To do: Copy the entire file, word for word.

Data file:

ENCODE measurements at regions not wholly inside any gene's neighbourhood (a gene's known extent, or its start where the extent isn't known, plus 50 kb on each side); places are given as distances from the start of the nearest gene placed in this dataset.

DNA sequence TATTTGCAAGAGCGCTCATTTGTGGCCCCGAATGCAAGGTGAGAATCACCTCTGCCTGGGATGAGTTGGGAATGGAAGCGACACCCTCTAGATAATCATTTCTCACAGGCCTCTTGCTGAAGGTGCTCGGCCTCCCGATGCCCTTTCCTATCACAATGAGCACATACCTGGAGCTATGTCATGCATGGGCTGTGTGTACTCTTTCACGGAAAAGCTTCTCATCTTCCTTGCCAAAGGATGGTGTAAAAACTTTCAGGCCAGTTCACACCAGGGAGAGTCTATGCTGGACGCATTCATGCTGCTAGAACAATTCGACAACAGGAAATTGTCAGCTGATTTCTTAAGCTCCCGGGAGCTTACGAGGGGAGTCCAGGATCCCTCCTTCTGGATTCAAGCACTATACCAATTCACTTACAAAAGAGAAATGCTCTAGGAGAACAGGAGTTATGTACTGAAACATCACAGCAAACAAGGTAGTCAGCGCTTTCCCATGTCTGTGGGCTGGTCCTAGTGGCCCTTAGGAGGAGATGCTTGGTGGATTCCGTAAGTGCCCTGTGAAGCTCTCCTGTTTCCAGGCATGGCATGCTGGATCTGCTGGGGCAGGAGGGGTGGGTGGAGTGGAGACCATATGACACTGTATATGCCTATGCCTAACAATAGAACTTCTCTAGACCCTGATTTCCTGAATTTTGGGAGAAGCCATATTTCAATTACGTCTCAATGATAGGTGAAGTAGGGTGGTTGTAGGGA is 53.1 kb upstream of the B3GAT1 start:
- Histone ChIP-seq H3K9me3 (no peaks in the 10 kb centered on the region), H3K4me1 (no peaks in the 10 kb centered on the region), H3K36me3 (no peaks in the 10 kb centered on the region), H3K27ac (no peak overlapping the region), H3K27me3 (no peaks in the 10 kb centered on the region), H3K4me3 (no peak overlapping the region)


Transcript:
ENCODE measurements at regions not wholly inside any gene's neighbourhood (a gene's known extent, or its start where the extent isn't known, plus 50 kb on each side); places are given as distances from the start of the nearest gene placed in this dataset.

DNA sequence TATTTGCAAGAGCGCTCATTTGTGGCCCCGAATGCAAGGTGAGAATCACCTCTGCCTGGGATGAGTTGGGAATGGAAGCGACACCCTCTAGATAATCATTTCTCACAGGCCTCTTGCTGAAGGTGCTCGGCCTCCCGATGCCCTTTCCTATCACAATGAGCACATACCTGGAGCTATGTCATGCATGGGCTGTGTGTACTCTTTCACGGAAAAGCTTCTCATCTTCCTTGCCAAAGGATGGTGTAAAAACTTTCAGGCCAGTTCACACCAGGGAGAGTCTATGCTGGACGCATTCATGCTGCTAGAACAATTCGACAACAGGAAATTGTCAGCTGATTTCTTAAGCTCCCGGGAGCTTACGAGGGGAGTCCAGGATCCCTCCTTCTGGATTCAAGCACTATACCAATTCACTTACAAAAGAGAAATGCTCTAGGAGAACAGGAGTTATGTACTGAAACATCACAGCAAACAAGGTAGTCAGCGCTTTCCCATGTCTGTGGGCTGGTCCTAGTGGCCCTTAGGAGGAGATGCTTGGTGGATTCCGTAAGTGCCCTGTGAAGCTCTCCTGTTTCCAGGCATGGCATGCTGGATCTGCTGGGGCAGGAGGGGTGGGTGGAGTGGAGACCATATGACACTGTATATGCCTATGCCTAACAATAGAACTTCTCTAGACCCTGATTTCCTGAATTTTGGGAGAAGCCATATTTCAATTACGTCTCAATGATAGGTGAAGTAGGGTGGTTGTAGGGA is 53.1 kb upstream of the B3GAT1 start:
- Histone ChIP-seq H3K9me3 (no peaks in the 10 kb centered on the region), H3K4me1 (no peaks in the 10 kb centered on the region), H3K36me3 (no peaks in the 10 kb centered on the region), H3K27ac (no peak overlapping the region), H3K27me3 (no peaks in the 10 kb centered on the region), H3K4me3 (no peak overlapping the region)